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Gilbert Talbot, 7th Earl of Shrewsbury - Wikipedia

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The 7th Earl of Shrewsbury, 1596.

Quartered arms of Sir Gilbert Talbot, 7th Earl of Shrewsbury, KG.

Gilbert Talbot, 7th Earl of Shrewsbury, 7th Earl of Waterford, 13th Baron Talbot, KG (20 November 1552[1] - 8 May 1616), styled Lord Talbot from 1582 to 1590, was a peer in the peerage of England.[2] He also held the subsidiary titles of 16th Baron Strange of Blackmere and 12th Baron Furnivall.


He was the eldest surviving son of George Talbot, 6th Earl of Shrewsbury, by the latter's first marriage to Gertrude Manners, daughter of the first Earl of Rutland.

In 1568, Gilbert was married to Mary Cavendish, daughter of his new stepmother, Bess of Hardwick; Mary had inherited much of her formidable mother's strength of character. When Bess and her husband fell out, Gilbert took the side of his wife and his mother-in-law against his own father. However, when the old earl died in 1590, Gilbert refused Bess the widow's portion that was her due, and consequently they fell out. He appears to have been a highly quarrelsome individual, feuding with not only his stepmother but his brother and other family members, his tenants, and even Elizabeth I herself. He was overshadowed by his formidable wife: Francis Bacon remarked that she was undoubtedly "greater than he".

The children from his marriage to Mary Cavendish were:

Two sons, George and John, died in infancy.

He was elected knight of the shire (MP) for Derbyshire in 1572. In 1576 Talbot and his wife stayed at Goodrich Castle in Herefordshire and sent his father a gift of local produce, a Monmouth cap, Ross boots, and perry.[3] On 1 May 1578 Talbot was walking in the tiltyard, the tournament ground, at Greenwich Palace, and by chance saw Queen Elizabeth at the window of the gallery overlooking the yard, in her nightgown. Later she slapped him on the forehead and told the Lord Chamberlain, Earl of Sussex about the morning's incident. Talbot saw this as a mark of favour and wrote to his father about it.[4] He was summoned to the House of Lords as Baron Talbot in 1589 and became 7th Earl of Shrewsbury on his father's death in 1590.[5]

In 1592, he was created a Knight of the Garter, but feuded with his former friend John Stanhope when John's brother got the post of Earl Marshal of England, which Gilbert had assumed would be his. Gilbert's stepbrother Charles Cavendish challenged Stanhope to a duel for his sake, which was not fought. (Stanhope was discovered to be wearing a sword-proof doublet).[6] Elizabeth I was displeased and took Stanhope's side.[7] After this Gilbert challenged his own brother Edward to a duel over a lease, but Edward refused to fight him. Gilbert accused his brother of planning to poison him, but lost his case against him.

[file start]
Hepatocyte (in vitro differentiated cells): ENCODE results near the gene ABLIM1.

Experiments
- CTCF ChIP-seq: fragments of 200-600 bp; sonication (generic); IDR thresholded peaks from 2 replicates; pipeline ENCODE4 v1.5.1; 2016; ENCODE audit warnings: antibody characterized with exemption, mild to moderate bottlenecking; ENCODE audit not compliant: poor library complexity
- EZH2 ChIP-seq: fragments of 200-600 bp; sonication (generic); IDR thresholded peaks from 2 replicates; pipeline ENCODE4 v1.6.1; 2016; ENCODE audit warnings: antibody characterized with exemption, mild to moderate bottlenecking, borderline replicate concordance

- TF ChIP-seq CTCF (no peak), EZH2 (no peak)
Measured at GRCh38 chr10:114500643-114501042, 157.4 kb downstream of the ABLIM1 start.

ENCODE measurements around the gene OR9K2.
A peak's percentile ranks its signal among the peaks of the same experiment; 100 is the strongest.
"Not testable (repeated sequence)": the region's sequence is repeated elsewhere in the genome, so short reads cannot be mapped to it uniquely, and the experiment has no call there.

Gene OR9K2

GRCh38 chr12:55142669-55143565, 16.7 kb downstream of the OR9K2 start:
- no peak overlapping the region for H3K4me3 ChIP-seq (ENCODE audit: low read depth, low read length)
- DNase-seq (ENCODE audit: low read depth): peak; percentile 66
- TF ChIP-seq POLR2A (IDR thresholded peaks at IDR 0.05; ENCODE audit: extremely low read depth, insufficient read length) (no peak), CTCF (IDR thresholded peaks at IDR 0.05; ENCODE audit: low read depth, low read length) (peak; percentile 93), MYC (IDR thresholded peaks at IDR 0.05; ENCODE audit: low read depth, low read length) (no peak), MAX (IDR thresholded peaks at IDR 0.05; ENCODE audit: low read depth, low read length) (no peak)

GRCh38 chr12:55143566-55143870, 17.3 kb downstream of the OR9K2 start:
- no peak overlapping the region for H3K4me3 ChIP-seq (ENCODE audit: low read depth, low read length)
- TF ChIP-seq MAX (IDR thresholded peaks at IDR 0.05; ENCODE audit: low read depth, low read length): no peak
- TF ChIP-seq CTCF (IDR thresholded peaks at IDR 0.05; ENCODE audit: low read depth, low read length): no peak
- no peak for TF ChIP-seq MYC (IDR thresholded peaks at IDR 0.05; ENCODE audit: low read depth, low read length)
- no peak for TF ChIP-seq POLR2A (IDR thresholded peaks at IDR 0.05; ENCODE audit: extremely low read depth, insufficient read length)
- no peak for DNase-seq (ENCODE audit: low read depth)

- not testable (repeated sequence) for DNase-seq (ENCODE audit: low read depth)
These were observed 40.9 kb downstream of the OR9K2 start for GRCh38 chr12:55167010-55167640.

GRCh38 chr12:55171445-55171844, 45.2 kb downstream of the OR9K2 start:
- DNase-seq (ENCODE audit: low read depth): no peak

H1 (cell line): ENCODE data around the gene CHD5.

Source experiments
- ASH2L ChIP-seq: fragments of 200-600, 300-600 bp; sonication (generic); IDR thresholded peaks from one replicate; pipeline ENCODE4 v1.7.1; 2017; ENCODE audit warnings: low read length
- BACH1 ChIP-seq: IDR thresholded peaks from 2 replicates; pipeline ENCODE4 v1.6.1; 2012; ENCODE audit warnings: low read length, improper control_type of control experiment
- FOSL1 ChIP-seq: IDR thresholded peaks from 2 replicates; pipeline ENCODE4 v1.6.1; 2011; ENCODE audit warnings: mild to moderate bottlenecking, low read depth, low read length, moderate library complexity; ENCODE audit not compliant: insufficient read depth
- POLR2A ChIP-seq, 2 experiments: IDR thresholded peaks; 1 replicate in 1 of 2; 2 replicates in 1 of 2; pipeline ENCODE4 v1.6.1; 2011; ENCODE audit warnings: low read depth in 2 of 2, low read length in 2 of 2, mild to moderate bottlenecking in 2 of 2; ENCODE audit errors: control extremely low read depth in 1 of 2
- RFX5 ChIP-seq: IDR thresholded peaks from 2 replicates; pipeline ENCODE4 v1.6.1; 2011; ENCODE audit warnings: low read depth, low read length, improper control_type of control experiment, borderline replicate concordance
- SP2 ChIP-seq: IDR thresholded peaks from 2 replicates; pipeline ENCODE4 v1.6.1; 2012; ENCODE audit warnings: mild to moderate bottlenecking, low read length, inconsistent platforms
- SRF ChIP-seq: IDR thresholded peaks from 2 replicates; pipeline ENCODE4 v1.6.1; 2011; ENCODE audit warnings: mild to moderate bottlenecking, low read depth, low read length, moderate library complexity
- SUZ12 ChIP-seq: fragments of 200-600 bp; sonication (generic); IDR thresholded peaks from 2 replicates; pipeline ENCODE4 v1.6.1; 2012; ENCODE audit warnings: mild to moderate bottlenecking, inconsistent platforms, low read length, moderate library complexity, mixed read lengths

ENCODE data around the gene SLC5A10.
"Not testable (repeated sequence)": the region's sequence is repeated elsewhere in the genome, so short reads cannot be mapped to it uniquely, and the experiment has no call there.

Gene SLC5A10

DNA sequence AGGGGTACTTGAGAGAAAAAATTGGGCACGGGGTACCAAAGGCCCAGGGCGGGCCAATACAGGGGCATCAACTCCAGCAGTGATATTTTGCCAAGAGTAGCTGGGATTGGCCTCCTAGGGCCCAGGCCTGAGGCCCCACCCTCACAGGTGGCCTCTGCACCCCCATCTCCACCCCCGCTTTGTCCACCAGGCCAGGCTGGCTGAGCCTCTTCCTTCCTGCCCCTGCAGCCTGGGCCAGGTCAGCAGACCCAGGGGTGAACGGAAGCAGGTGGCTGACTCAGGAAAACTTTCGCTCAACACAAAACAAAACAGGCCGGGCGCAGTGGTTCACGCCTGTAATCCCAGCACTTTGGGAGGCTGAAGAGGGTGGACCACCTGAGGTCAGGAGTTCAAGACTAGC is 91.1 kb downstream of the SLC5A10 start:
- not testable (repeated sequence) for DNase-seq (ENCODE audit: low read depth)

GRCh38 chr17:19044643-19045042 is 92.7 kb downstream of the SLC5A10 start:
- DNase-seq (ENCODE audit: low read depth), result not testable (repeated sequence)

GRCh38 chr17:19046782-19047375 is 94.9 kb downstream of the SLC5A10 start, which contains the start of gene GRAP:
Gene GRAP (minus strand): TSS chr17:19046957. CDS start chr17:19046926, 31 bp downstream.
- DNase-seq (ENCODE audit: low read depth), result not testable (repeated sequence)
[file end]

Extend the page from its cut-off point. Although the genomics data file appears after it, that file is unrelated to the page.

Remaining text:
Shrewsbury employed a clockmaker, Michael Neuwers to make striking clocks in 1599.[8] He hosted a magnificent dinner in London for a French ambassador Aymar Chaste in May 1600 and afterwards a large crowd was entertained by a French acrobat performing on a rope.[9]

He became a patron of the arts, as was his daughter Alethea, who became Countess of Arundel by her marriage to Thomas Howard in 1606. Shrewsbury was also interested in sport, and wrote in September 1607 that he was laid up on a couch at Sheffield Lodge, "neither fit for football nor tennis".[10]

As well as bringing up their three daughters, Gilbert and Mary Talbot spent a good deal of time with their orphaned niece, Arbella Stuart. The downfall of Arbella, who as the closest relative of King James I of England had greatly offended him by marrying without his consent, had serious consequences for Gilbert and Mary: Mary, who had aided the marriage, went to the Tower of London as a result, and Gilbert lost his seat on the Privy Council.

In the absence of a male heir, he was succeeded in the earldom of Shrewsbury by his younger brother, Edward. However, some of the extensive estates passed then (or after Edward's death) to his daughters.


  1. ^ "Person Page".
  2. ^ "Talbot, Gilbert (1553-1616)" . Dictionary of National Biography. London: Smith, Elder & Co. 1885-1900.
  3. ^ Edmund Lodge, Illustrations of British History, vol. 2 (London, 1791), pp. 152-4.
  4. ^ Edmund Lodge, Illustrations of British History, vol. 2 (London, 1791), p. 170.
  5. ^ "History of Parliament". History of Parliament trust. Retrieved 10 November 2011.
  6. ^ John Gage, History and Antiquities of Hengrave (London, 1822), pp. 184-6.
  7. ^ Lovell, Mary S. (2005). Bess of Hardwick, First Lady of Chatsworth. Little, Brown. pp. 398-402. ISBN 0-349-11589-3
  8. ^ HMC 6th Report: Frank (London, 1877), p. 449.
  9. ^ Michael Brennan, Noel Kinnamon, Margaret Hannay, The Letters of Rowland Whyte to Sir Robert Sidney (Philadelphia, 2013), p. 477.
  10. ^ HMC 9 Salisbury Hatfield, vol. 19 (London, 1965), p. 248.

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